Darien, Georgia - Historic Sites & Points of Interst
Darien, Georgia
The beautiful and historic city of Darien was settled
by Scottish Highlanders in 1736. Noted for heritage
and eco-tourism, it is a jewel of the Georgia coast.
Darien, Georgia
Fall color brightens a street in
historic Darien, Georgia. The
beautiful coastal community
is just off I-95.
Fort King George
Now a state historic site, the
historic fort was built in 1721
on what once was English
America's southern frontier.
Darien, Georgia - Historic Sites & Points of Interest
A Highlander City in Georgia
Copyright 2014 by Dale Cox
All rights reserved.

Last Updated: January 8, 2014
Custom Search
Colonial History on the Georgia Coast
Tabby Ruins in Darien
A fascinating array of historic
ruins line the waterfront in
Darien, which was burned by
the 54th Massachusetts
Infantry during the Civil War.
Darien is a charming and historic coastal city
on the Atlantic Coast of Georgia.

Located 62 miles south of Savannah, Darien
was founded by Scottish Highlanders in
1736. The community is a gateway to an
array of heritage and eco-tourism resources
and is famed for its spectacular scenery and
colorful fleet of shrimp boats.

Darien's location on a bluff just three miles
from Sapelo Sound has made the site an
important one for settlement over thousands
of years. Prehistoric American Indians lived
on the upper and lower bluffs long before the
time of Christ. They fished and hunted in the
surrounding wetlands and forests, while also
growing crops such as corn, squash and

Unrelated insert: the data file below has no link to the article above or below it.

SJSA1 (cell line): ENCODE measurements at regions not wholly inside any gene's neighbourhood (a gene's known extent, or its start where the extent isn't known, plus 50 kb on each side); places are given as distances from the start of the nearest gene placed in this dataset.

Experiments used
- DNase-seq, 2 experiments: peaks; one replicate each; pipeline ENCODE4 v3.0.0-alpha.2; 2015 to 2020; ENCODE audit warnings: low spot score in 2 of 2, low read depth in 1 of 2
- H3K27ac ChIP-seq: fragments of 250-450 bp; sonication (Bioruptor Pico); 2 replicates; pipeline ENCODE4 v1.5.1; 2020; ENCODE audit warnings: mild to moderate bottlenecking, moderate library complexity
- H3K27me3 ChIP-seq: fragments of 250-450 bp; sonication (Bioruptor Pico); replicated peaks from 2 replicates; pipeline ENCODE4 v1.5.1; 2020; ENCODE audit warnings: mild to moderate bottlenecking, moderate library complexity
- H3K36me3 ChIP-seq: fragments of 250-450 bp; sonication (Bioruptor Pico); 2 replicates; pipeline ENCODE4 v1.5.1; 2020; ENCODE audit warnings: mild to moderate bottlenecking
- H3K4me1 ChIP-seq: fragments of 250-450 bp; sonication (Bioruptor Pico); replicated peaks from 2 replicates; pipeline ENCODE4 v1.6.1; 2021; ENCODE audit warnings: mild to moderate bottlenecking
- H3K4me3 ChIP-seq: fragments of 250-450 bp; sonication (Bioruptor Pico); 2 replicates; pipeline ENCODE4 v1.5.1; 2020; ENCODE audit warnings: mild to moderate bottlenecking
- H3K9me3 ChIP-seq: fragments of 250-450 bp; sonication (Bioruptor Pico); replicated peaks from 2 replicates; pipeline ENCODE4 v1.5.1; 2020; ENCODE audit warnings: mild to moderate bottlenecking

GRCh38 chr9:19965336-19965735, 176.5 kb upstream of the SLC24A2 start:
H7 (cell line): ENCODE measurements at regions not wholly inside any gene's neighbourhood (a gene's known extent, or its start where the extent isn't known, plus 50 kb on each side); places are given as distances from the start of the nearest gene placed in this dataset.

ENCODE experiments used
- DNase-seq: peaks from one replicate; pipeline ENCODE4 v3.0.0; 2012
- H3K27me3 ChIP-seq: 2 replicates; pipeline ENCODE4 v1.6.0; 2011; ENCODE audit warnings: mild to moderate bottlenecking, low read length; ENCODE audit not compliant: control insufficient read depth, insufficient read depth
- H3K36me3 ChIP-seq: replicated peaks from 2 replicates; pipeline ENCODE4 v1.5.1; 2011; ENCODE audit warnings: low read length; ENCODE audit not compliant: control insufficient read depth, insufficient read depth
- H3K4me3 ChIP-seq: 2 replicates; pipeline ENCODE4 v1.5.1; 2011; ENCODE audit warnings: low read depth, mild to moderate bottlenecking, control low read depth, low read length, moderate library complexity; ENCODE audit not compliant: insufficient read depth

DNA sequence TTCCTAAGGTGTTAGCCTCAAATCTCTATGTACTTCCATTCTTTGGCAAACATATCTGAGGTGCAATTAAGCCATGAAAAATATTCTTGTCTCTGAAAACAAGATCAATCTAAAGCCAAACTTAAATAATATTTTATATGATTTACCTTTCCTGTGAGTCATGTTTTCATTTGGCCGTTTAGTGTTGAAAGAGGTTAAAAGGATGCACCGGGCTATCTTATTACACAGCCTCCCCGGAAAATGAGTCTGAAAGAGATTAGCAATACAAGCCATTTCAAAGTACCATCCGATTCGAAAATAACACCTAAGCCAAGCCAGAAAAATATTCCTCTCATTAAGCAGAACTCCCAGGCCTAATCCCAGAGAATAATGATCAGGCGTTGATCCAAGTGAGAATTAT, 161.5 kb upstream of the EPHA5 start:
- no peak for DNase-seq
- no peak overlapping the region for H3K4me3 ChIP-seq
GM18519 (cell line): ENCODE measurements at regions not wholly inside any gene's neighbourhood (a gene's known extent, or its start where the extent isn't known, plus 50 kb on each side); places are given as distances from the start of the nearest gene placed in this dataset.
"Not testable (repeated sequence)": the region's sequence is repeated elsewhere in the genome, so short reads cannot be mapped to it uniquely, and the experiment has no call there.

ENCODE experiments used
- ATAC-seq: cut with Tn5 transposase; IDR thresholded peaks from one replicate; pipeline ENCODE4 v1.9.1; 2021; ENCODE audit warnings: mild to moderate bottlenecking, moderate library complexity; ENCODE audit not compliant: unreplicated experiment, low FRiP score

When Spanish traders, explorers and slavers
arrived in the region during the 1500s, the
bluff at Darien was home to Guale Indians.

In 1600, Franciscan priests arrived hoping to
convert the Guale to Christianity. They built
Mission Santo Domingo de Talaje on the
grounds of today's Fort King George Historic

The mission was hit by a raiding party of
Indians sent south by the English in 1661.
The raid was launched to capture peaceful
Guale who could be sold to the English as

By 1720 the new English colony of South
Carolina was under threat from the French
who had established
Fort Toulouse in
Alabama as well as the Spanish at
Augustine, Florida. To protect the colony,
Parliament authorized the building of a fort on
the Altamaha River where Darien later would

Established by Col. John "Tuscarora Jack"
Barnwell and garrisoned by the Independent
Company of Foot of South Carolina,
Fort King
George was the southernmost bastion of the
British empire in America. It was held from
1721-1728, during which time more than 140
officers and soldiers died at the frontier post
from sickness.

Fort King George has been reconstructed
and is a major heritage tourism destination
in Darien. The park features the fort itself, an
English cemetery, the ruins of later sawmills,
the site of the Spanish mission, trails, picnic
tables and a museum.

The permanent settlement of Darien came in
1736 as Gen. James Oglethorpe worked to
establish his new colony of Georgia.

Determined to secure the frontiers of the
colony with settlers who would be willing to
fight for their new lands, Oglethorpe worked
with Hugh Mackay and George Dunbar to
recruit a band of Highland Scots from the
vicinity of Inverness, Scotland. They arrived at
Savannah in early January 1736 and were
ordered by Oglethorpe to build a settlement
on the Altamaha River at the ruins of old Fort
King George.

The Scottish Highlanders came ashore at